44 Canada Chandler Yakimowicz R Trade with London Knights St. Louis Blues 2014 Kingston, Pennsylvania
13 Canada Michael Pezzetta L Sudbury Wolves 2014 Montreal Canadiens 2016 Toronto, Ontario
14 Canada Owen Lane L Sudbury Wolves 2015 Eligible in 2017 Kitchener, Ontario
16 Canada Ryan Valentini L Trade with London Knights Undrafted Mississauga, Ontario
18 Canada Macauley Carson L Sudbury Wolves 2015 Eligible in 2017 Midhurst, Ontario
20 Canada Shane Bulitka L Sudbury Wolves 2015 Eligible in 2017 Ilderton, Ontario
22 Canada Ben Garagan L Sudbury Wolves 2015 Eligible in 2017 North Bay, Ontario
25 Canada Owen Gilhula R Sudbury Wolves 2016 Eligible in 2017 Stratford, Ontario
28 Canada Drake Pilon R Free Agent Undrafted Sault Ste Marie, Ontario
29 Canada Darian Pilon L Free Agent Undrafted Sault Ste Marie, Ontario
63 Canada Liam Dunda L Trade Owen Sound St Louis Blues 2015 Grimsby, Ontario
71 Israel David Levin L Sudbury Wolves 2015 Eligible in 2018 Tel Aviv, Israel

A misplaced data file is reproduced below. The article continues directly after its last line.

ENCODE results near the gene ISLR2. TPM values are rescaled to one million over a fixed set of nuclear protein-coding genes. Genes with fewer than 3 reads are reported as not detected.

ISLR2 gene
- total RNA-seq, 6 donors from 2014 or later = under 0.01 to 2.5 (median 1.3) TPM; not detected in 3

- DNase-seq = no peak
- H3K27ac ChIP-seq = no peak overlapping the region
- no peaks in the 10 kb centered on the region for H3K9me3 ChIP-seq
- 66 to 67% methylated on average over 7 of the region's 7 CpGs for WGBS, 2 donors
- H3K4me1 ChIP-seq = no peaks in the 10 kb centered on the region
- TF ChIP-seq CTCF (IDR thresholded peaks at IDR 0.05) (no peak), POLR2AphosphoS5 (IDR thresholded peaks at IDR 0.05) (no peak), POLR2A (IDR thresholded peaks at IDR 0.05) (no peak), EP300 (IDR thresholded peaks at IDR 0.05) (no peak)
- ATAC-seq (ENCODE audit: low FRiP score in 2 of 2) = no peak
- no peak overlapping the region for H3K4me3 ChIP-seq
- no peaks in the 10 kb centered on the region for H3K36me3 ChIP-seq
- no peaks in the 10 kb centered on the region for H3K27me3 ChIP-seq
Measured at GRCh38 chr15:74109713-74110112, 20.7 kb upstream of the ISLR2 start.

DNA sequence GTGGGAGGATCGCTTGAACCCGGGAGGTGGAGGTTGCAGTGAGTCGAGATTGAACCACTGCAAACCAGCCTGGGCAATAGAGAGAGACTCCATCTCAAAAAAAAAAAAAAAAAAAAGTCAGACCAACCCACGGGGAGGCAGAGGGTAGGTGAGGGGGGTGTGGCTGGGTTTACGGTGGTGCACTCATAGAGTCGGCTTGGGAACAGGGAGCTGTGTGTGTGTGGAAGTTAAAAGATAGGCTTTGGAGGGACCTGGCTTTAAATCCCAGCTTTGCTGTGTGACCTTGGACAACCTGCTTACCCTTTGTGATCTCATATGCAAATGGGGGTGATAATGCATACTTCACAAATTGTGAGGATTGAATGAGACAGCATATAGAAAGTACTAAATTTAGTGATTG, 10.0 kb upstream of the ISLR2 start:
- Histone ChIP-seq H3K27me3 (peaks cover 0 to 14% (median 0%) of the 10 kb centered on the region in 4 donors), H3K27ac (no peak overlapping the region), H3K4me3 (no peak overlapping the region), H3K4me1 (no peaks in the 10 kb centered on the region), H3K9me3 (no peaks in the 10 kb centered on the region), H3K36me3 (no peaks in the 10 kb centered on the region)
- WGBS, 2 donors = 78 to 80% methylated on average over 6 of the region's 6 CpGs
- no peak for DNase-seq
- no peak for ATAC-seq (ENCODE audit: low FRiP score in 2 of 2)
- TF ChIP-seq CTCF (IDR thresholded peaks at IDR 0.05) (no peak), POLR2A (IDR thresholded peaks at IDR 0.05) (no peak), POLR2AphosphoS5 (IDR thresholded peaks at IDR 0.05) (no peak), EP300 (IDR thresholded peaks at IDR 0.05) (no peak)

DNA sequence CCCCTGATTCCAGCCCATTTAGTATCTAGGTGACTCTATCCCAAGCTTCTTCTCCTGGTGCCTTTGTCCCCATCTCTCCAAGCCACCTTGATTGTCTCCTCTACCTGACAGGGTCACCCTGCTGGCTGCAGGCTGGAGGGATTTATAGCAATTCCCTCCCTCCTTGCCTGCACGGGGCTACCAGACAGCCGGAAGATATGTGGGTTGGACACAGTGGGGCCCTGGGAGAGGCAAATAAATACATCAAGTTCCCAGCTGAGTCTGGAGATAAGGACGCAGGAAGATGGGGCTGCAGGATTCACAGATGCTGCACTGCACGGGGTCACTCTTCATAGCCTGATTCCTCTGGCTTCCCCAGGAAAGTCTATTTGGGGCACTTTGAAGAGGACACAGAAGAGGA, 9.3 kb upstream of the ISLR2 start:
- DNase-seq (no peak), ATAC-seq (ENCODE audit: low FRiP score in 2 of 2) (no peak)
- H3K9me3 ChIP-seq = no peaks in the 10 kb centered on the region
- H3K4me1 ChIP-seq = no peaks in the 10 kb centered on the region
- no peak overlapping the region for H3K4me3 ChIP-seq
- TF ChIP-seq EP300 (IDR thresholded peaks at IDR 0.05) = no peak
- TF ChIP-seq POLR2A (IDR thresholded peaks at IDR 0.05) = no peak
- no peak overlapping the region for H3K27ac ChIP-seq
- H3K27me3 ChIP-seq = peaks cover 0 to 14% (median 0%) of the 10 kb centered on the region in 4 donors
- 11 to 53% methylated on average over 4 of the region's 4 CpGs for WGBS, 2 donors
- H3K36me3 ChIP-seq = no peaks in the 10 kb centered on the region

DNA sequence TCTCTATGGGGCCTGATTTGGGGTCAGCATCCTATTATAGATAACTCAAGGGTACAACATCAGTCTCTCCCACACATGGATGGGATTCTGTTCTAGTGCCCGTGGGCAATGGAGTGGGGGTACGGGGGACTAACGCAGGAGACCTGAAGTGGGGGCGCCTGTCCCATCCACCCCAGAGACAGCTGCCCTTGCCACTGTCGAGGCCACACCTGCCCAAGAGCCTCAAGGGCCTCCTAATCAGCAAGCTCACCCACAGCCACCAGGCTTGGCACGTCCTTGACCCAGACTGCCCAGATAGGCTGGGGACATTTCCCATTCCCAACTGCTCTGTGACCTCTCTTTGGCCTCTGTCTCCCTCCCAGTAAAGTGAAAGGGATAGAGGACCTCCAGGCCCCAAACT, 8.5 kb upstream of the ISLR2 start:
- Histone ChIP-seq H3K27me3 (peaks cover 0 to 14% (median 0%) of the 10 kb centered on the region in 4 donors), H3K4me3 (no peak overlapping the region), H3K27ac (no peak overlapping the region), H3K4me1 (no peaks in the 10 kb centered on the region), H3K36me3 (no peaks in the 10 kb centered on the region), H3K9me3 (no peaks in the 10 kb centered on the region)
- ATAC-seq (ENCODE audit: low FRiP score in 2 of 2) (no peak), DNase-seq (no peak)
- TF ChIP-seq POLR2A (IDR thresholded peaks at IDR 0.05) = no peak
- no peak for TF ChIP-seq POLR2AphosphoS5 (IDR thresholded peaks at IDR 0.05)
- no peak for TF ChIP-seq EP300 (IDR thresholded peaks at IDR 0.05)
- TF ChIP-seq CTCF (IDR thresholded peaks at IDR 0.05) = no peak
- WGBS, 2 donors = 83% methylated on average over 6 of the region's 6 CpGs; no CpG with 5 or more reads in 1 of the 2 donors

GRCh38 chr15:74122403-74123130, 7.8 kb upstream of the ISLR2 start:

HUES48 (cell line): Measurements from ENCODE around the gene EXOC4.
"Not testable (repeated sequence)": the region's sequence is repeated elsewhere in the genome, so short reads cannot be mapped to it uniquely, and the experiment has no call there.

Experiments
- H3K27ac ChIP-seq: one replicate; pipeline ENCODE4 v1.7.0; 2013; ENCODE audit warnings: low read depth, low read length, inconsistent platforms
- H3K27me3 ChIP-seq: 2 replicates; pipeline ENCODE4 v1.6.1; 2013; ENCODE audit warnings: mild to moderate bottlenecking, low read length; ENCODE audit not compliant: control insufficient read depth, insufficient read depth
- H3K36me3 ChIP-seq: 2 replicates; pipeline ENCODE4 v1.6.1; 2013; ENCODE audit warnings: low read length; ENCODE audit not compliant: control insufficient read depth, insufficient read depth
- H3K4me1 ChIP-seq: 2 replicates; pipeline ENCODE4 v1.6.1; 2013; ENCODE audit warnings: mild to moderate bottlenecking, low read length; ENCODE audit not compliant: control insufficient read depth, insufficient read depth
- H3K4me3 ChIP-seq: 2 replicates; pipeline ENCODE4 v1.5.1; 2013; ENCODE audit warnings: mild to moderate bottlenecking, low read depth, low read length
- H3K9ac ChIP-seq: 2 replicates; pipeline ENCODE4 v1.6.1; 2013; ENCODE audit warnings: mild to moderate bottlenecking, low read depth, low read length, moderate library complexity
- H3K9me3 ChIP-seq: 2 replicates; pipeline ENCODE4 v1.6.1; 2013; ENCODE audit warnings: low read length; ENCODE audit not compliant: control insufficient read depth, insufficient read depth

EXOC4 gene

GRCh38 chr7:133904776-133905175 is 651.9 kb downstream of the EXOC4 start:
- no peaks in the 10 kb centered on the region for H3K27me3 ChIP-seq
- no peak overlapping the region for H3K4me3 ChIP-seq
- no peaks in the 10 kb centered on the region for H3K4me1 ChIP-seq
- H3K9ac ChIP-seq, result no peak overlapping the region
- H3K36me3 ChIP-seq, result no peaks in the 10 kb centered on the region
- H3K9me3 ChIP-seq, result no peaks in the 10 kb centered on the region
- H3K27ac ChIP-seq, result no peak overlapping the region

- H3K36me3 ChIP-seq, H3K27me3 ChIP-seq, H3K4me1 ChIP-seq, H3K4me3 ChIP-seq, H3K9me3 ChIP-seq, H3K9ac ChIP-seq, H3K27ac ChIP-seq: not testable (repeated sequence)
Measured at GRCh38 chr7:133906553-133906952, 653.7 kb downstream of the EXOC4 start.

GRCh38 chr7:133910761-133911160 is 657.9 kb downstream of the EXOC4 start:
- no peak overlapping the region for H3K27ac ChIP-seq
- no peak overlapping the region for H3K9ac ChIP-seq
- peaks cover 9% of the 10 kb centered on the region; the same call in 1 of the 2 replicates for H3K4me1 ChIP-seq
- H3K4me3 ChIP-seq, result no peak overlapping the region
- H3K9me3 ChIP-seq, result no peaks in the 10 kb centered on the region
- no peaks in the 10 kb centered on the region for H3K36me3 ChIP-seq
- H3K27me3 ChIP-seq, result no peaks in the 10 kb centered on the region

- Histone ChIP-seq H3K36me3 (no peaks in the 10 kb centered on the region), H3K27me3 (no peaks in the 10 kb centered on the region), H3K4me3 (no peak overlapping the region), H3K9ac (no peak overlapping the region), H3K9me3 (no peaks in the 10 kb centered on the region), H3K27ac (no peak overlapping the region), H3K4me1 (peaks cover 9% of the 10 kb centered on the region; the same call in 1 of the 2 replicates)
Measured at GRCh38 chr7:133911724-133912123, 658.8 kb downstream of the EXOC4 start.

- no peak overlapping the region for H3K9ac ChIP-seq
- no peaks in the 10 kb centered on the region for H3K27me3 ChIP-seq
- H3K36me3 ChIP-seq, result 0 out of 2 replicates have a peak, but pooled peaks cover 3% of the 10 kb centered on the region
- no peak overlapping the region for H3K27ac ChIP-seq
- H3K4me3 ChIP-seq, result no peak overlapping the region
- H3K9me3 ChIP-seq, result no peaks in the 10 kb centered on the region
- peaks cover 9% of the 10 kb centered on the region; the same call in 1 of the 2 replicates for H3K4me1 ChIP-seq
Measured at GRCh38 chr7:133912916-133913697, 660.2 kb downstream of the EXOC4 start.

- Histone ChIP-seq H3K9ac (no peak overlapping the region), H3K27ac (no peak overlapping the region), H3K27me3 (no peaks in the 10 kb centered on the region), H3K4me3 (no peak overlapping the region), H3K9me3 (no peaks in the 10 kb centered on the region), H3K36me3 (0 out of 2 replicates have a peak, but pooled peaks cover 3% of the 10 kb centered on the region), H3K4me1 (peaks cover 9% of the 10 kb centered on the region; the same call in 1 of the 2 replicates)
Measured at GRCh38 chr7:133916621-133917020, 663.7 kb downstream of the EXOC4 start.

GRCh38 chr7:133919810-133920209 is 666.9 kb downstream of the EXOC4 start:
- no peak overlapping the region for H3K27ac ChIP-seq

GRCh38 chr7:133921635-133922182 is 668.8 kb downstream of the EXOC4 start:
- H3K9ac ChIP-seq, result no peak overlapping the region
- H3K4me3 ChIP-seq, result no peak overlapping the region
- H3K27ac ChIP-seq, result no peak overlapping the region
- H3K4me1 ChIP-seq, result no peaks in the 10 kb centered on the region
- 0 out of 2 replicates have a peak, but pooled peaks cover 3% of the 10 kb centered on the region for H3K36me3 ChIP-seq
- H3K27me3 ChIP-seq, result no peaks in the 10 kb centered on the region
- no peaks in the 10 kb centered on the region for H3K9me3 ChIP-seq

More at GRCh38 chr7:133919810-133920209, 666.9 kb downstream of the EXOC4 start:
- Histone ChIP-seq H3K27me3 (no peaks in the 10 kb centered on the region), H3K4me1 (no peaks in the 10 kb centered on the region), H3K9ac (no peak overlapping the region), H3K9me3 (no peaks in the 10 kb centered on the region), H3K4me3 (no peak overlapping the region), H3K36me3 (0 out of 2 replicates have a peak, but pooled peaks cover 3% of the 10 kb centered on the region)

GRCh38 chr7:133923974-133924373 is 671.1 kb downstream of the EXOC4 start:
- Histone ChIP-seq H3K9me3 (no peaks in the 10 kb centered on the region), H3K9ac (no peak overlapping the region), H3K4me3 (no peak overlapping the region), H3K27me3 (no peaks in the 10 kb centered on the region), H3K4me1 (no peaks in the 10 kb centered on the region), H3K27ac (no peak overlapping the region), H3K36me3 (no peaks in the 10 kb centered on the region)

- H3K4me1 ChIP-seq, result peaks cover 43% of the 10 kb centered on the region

98 Russia Dmitri Sokolov L CHL Import Draft 2015 Minnesota Wild 2016 Omsk, Russia

Retired numbers[edit]

# 6 Randy Carlyle, # 10 Ron Duguay, # 17 Mike Foligno, # 15 Dale Hunter

Award winners[edit]

NHL alumni[edit]

Team records[edit]

Team records for a single season
Statistic Total Season
Most points 102 1975–76
Most wins 47 1975–76
Most goals for 397 1978–79
Least goals for 149 2014–15
Least goals against 185 2004–05
Most goals against 427 1983–84
Individual player records for a single season
Statistic Player Total Season
Most goals Rod Schutt 72 1975–76
Most assists Ron Duguay 92 1975–76
Most points Mike Foligno 150 1978–79
Most points, rookie Pat Verbeek 88 1981–82
Most points, defenceman Jamie Rivers 121 1993–94
Best GAA (goalie) Matt Mullin 3.04 1994–95
Goalies = minimum 1500 minutes played

Yearly results[edit]

Regular season[edit]

  • 1962–1972 NOJHL
  • 1972–1974 OHA
  • 1974–1980 OMJHL
  • 1980–2010 OHL

Legend: OTL = Overtime loss, SL = Shootout loss

Season Games Won Lost Tied OTL SL Points Pct % Goals
For
Goals
Against
Standing
1962–63 40 11 29 0 - - 22 0.275 127 222 5th NOJHL
1963–64 39 26 12 1 - - 53 0.679 213 170 2nd NOJHL
1964–65 40 7 33 0 - - 14 0.175 167 275 5th NOJHL
1965–66 40 23 16 1 - - 47 0.588 267 211 3rd NOJHL
1966–67 40 21 19 0 - - 42 0.525 213 189 3rd NOJHL
1967–68 40 19 19 2 - - 40 0.500 211 198 4th NOJHL